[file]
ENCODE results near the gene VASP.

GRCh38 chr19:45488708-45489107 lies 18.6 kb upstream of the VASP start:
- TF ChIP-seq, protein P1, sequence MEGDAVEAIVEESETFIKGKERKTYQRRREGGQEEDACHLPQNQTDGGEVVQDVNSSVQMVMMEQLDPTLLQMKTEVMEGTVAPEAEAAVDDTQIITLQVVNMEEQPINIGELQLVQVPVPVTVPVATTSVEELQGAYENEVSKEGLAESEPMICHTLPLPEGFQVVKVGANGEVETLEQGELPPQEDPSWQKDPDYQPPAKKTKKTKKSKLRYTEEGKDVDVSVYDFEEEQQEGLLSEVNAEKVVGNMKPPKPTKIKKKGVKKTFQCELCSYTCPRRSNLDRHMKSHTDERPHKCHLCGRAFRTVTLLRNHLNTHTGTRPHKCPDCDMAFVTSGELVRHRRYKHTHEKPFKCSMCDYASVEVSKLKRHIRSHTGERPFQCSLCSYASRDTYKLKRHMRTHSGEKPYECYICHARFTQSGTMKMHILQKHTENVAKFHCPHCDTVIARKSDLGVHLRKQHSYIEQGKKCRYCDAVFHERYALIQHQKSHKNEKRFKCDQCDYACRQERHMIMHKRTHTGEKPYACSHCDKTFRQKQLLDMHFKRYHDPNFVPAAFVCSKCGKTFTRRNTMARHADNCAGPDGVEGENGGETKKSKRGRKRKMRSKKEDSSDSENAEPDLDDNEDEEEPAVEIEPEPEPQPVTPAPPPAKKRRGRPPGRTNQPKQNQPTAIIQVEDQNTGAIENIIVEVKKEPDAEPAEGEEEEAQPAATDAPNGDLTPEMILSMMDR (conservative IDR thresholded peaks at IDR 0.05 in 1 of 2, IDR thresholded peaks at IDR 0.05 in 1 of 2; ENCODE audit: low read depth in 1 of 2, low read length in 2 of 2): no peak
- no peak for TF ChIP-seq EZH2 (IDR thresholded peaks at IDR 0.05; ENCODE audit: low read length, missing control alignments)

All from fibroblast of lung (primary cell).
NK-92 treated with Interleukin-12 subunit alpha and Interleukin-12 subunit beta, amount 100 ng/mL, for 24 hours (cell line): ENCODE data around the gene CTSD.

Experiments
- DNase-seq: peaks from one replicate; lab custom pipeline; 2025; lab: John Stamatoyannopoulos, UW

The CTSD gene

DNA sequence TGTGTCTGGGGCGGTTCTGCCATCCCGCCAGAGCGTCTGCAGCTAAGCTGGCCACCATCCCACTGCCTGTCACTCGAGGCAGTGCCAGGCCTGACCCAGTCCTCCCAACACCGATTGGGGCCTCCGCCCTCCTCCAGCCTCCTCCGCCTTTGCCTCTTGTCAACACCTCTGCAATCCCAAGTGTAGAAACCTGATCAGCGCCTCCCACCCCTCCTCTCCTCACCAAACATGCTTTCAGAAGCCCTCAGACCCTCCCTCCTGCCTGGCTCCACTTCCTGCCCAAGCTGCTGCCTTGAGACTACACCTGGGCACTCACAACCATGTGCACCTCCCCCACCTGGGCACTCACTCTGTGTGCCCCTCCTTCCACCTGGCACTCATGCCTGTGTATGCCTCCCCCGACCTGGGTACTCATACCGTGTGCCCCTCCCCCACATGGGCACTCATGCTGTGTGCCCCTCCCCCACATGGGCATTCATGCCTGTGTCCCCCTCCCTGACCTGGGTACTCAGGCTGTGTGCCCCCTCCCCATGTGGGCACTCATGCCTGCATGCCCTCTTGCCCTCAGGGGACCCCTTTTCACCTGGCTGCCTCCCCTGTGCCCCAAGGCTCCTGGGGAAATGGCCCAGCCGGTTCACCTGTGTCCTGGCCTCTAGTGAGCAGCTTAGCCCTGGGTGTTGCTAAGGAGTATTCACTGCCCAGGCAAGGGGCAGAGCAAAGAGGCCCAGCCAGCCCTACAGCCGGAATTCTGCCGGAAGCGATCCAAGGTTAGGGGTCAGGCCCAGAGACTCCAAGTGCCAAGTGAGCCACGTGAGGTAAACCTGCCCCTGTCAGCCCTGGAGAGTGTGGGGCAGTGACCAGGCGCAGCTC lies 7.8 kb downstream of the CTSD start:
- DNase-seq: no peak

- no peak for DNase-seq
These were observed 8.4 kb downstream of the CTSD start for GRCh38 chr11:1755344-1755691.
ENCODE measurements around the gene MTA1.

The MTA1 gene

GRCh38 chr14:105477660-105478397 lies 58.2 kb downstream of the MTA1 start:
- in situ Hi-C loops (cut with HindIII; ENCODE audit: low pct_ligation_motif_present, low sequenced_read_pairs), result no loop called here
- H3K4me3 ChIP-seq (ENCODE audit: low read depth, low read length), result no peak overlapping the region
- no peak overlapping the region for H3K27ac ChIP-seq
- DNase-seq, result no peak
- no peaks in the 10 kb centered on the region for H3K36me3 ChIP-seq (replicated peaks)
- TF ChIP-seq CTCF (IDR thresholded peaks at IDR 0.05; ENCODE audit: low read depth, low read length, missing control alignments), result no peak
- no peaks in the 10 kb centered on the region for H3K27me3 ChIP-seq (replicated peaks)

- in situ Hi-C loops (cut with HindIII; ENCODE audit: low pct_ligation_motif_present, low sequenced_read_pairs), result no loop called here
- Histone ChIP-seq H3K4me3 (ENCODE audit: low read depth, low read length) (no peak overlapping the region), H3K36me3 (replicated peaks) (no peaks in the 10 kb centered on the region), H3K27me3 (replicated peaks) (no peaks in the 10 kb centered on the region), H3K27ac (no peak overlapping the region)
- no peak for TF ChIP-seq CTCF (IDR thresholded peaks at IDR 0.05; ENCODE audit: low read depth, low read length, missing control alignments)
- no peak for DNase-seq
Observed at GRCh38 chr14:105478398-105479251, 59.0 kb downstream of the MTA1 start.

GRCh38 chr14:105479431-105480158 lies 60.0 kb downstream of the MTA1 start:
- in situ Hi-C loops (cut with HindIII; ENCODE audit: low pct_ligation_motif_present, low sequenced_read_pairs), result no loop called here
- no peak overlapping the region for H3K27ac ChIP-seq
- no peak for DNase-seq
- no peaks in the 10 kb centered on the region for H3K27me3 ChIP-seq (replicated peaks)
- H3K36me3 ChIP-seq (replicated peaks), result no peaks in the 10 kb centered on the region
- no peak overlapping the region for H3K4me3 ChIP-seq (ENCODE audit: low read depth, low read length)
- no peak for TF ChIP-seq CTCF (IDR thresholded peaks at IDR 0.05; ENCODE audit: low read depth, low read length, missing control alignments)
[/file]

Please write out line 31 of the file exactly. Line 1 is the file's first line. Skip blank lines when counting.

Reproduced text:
- no peak overlapping the region for H3K27ac ChIP-seq